As another indication of how serious the problem is, the officials stated that salesmen in the industry are frantically alarmed and that the decline in tobacco stocks on the stock exchange market has caused grave concern, especially since tobacco earnings will be much higher next year because of the termination of excess profits taxes.

Are we primarily concerned with cigarettes rather than all tobacco?

There can be no doubt but that the problem is cigarettes and the task is to get out information concerning cigarettes. The attacks have all been against cigarettes. Of course, it is true that the attacks now made on cigarettes will eventually be made against all tobacco if not stopped, and it is also true that anything done in favor of cigarettes will be favorable to all tobacco.

Another reason why the emphasis should be on cigarettes is that there are existing trade associations in the cigar and tobacco field. They are all jealous of their prerogatives and if we stick to cigarettes we will avoid all such complications.

IV. Other Information

The current plans are for Hill and Knowlton to serve as the operating agency of the companies, hiring all the staff and disbursing all funds. The chairman will probably be Hr. Hahn or the head of one of the other companies resident in New York. There will be a strong subcommittee of chief executives, all resident in New York.

Tommy Ross, counsel for American Tobacco Company, has almost completed & "white paper" on the scientific facts involved in the health issue which he will make available to us for use or inclusion in something we will want to distribute to all the press, magazines, etc.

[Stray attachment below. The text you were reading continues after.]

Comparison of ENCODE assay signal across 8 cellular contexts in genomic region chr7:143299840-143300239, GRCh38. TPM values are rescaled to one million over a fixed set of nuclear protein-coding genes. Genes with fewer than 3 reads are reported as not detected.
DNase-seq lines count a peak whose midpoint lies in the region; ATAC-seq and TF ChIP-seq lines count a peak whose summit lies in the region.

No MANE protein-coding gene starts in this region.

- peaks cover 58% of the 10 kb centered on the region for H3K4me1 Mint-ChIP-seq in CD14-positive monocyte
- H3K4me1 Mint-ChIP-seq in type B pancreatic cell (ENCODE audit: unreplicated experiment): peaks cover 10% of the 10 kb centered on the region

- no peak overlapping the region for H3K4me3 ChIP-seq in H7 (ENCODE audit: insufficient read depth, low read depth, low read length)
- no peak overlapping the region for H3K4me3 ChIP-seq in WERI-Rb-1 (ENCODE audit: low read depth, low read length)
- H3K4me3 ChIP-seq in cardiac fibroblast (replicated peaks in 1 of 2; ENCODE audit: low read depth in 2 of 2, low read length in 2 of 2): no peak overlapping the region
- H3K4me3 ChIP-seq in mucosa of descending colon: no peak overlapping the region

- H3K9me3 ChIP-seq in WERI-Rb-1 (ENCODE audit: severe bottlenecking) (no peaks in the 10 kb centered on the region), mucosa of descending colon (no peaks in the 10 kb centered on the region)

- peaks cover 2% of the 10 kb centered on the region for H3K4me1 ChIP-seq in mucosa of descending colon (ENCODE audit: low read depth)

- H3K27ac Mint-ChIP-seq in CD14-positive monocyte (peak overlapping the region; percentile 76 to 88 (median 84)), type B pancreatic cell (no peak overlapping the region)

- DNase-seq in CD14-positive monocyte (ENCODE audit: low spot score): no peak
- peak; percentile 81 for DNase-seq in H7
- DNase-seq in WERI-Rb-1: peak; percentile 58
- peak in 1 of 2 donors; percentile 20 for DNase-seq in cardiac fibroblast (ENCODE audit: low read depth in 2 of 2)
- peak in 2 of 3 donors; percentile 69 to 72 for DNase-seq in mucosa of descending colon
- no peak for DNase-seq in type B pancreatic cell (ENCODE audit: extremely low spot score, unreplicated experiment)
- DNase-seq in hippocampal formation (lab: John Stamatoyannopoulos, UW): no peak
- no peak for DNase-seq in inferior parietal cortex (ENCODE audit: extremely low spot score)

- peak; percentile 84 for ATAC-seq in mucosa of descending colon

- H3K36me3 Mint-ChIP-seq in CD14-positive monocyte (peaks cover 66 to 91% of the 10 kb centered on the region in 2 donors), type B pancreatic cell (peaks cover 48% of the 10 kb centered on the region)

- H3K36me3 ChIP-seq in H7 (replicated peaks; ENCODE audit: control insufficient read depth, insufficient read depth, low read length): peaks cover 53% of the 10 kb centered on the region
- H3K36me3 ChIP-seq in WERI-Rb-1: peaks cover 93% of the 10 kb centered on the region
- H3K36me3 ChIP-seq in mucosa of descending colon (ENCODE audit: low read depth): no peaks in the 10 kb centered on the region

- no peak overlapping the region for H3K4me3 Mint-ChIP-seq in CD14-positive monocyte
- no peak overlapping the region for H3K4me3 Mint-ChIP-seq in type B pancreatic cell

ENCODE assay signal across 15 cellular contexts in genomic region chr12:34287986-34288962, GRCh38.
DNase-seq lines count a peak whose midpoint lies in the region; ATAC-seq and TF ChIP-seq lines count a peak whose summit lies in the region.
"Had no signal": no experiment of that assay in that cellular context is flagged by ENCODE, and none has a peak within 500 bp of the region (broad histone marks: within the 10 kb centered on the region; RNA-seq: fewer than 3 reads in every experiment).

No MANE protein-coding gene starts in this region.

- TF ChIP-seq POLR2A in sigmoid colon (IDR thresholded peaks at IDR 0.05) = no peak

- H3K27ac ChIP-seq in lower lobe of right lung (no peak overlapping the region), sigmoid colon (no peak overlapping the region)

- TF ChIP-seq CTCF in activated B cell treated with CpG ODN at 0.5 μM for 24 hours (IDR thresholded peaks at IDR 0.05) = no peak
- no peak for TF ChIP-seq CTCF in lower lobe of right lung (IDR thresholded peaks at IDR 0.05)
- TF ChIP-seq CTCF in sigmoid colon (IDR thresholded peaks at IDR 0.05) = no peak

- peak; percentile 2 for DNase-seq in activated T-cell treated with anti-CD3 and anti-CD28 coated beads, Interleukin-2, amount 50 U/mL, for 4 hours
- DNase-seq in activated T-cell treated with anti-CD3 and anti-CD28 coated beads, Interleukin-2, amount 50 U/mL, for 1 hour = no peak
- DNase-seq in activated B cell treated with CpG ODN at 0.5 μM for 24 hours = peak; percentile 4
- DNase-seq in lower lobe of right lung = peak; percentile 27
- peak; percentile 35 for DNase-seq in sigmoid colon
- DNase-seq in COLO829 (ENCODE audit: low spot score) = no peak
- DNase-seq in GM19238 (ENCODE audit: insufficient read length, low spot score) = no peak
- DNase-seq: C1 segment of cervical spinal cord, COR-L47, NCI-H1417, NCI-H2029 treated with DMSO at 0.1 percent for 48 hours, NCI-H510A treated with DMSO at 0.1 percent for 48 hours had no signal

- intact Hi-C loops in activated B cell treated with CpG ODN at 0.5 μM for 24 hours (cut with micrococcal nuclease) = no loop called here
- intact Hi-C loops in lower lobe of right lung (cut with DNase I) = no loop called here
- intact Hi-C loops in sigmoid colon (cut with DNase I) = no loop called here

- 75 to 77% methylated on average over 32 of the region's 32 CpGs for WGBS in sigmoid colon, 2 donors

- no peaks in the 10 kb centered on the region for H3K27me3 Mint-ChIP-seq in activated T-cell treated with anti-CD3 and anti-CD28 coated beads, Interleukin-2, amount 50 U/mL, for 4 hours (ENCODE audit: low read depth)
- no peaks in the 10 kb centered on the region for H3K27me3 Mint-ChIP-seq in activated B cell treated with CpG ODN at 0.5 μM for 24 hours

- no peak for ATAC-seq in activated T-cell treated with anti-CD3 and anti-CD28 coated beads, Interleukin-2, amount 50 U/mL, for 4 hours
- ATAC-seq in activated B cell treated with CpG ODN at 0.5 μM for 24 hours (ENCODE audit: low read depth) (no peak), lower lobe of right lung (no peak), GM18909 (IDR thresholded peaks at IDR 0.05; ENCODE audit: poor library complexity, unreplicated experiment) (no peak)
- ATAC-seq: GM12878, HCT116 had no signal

It was arranged for Hill and Knowlton to interview the scientific directors of all the leading companies, Three interviews are being held today, December 15, at 12:30, 2:30 and 4 p.m., respectively. Another will be held on Wednesday.

Following completion of the scientific interviews we will interview Tommy Ross, Ben Sonenberg (counsel for Philip Morris), and Sidney J, Wayne Associates (counsel for Lorillard),

It was also suggested that we might want to interview the advertising people, although the company presidents indicated that the advertising agencies did not have a great deal of material bearing upon the controversy. They thought it most important for us to see the scientific directors and the public relations people mentioned.


The Question of Polls:

The presidents indicated that they had thought about the possibility of a public opinion poll. He agreed that such a poll might prove to be necessary, and also indicated that a poll of certain important groups such as the doctors themselves and teachers might be desirable. Clearly, it is necessary to know: (a) the awareness of the problem, and (b) the extent to which the charges are believed, before extensive action is recommended.

Present at the Meeting:

Paul M. Hahn President, American Tobacco Company
Joseph F. Cullman, Jr. Chairman and President, Benson & Hedges
0. Parker McComas President, Philip Morris & Co., Ltd., Inc.
J. Whitney Peterson President, U. S. Tobacco Company
[illegible; Lorillard declined to participate] P. Lorillard Company

BCG:AO Bert C. Goss

Go To: Tobacco BBS HomePage / Resources Page / Health Page / Documents Page / Culture Page / Activism Page